General Motors (NYSE:GM) announced Tuesday morning that Harry J. Wilson, a former Treasury Department official who helped with GM's restructuring, has nominated himself as a candidate for the company's board of directors -- and that he plans to propose an $8 billion share buyback.
That news sent GM stock up over 3% in premarket trading. But is it good news for shareholders?
This is a hedge fund raid, plain and simple
Here's what is (apparently) going on: According to GM, Wilson said he has been hired by four hedge funds that together own 2.1% of GM's common stock. His mission is to get elected to the board, after which he will demand the company commit to $8 billion worth of share repurchases within one year.
If he succeeds, he gets a cut of the profit the hedge funds expect to make by selling their GM shares into the resulting rally.
Here's what is driving this move: As of the end of 2014, GM had $25.2 billion in cash and another $12 billion in available credit lines -- a total of $37.2 billion in reserves available to its automotive businesses.
General Motors has said its hefty cash position is a key component of its "fortress balance sheet" strategy. The cash is intended to ensure the company can continue making aggressive investments in new products even through a severe economic downturn that might erode much of its profits.
That is critically important to GM's long-term health.
Why a big cash reserve isn't optional for GM
As we saw in the aftermath of the 2008-2009 economic crisis, having ample cash during a downturn can make a huge difference once the economy starts to recover
Automakers that sustained investments in new products during the downturn -- Ford and Hyundai in particular -- had fresh new products in their showrooms when the crisis receded and sales picked up. Remember those huge sales gains Ford posted in 2011 and 2012? Remember how GM scrambled to catch up while rivals took market share?
That's why GM has a big cash reserve now.
General Motors executives are determined to learn from the company's past mistakes, including that one. And they aren't alone: Most other automakers now hold similar reserves, for similar reasons. Ford had $32.4 billion in cash and credit lines as of the end of 2014, and Fiat Chrysler had 26.2 billion euros (about $29.7 billion).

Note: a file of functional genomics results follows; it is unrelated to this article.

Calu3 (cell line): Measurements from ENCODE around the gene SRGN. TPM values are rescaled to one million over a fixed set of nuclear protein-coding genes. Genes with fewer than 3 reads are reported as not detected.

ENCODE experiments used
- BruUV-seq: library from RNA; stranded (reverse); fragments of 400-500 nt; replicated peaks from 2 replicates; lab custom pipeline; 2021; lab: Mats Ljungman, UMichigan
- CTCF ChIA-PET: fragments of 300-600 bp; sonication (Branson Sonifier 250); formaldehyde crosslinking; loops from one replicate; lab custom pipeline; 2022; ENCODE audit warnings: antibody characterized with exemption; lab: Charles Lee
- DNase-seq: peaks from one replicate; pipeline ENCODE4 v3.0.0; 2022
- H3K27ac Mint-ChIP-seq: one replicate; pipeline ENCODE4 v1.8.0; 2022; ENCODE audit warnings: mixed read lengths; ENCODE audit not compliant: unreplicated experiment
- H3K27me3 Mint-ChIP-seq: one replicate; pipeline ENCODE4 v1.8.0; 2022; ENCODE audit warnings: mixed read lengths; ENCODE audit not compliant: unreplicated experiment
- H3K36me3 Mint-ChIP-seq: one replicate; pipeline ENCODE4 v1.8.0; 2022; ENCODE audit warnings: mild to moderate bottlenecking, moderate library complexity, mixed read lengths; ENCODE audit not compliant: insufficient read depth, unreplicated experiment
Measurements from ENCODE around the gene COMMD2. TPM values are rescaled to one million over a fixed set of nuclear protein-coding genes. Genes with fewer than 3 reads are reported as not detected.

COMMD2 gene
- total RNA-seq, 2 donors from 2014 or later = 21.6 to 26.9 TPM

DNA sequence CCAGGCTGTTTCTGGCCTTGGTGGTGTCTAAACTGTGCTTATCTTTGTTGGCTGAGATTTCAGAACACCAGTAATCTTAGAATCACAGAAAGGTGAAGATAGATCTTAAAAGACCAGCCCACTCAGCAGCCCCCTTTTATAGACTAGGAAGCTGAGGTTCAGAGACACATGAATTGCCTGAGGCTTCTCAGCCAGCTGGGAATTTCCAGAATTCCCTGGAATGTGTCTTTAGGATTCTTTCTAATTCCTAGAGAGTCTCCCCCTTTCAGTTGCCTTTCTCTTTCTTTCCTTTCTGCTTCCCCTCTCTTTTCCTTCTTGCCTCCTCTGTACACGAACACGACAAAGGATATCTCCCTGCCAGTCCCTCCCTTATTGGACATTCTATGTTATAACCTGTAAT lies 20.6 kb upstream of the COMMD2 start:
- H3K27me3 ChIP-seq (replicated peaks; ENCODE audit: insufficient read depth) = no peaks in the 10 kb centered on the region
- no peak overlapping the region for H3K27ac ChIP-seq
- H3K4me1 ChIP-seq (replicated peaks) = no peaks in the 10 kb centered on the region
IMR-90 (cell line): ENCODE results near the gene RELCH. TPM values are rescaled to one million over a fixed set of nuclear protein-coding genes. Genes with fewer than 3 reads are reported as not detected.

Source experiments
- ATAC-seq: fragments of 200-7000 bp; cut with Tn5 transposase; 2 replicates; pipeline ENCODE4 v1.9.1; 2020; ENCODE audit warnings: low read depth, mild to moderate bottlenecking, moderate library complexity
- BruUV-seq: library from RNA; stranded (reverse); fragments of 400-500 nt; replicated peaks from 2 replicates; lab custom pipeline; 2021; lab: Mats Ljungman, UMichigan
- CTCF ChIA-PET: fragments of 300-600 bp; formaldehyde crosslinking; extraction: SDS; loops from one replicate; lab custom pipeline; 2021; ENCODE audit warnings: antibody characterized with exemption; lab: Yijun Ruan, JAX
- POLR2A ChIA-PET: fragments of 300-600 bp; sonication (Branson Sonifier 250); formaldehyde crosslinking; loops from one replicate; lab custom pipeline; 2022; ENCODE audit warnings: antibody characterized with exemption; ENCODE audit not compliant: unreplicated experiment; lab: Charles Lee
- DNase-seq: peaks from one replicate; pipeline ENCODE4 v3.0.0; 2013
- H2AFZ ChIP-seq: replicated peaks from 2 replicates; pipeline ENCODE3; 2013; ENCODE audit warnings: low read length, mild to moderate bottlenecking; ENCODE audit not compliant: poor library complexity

But apparently, some hedge fund managers believe GM has too much of a cash reserve, so they're taking this step to get the company to cough up some money.
Will long-term shareholders support an $8 billion artificial stock rally to benefit some hedge funds?
The hedge funds want the company to use $8 billion to buy back GM shares, creating an artificial rally in share price the hedge funds can use to unload their GM holdings at a profit. That's their idea of "creating shareholder value."
Left to its own devices, GM might use that cash to develop new products, expand its factories, and hire additional workers -- things that benefit the economy and increase the long-term value of General Motors itself. The company already pays a pretty good dividend, and it is expected to boost that payout later this year.
That's my idea of "creating shareholder value." And I'm a GM shareholder, so I get a vote on this.
There's another factor to consider here. GM might also need some of that cash to settle lawsuits and potential criminal charges related to its recalls. A big settlement plus an $8 billion share buyback could leave GM's coffers uncomfortably thin, and leave the company vulnerable during the next recession.
How will GM's board respond to this?
To be fair, Wilson might plan to use his board seat for something more than trying to force GM to burn $8 billion to appease some hedge funds. I'll listen carefully to what he has to say before I vote. But I'm not liking what I've heard so far.
General Motors said in a press release that the board will evaluate Wilson's proposal and "make a recommendation based on the best interests of all shareholders."
I suspect GM might be willing to meet Wilson and his backers partway. CEO Mary Barra has already signaled that the company plans to raise its dividend in the second quarter, and CFO Chuck Stevens said last week that GM will will explore more ways to return cash to shareholders later this year.
But critically, Stevens wants to wait until he has a clearer understanding of how much GM is likely to have to pay to settle the recall mess. That makes sense. But it might not be enough for these hedge fund managers.
The proposal will come to GM shareholders for a vote later this year -- with a recommendation to vote "yes" or "no" from GM's board. What happens between now and then is likely to happen behind closed doors, but we'll be watching.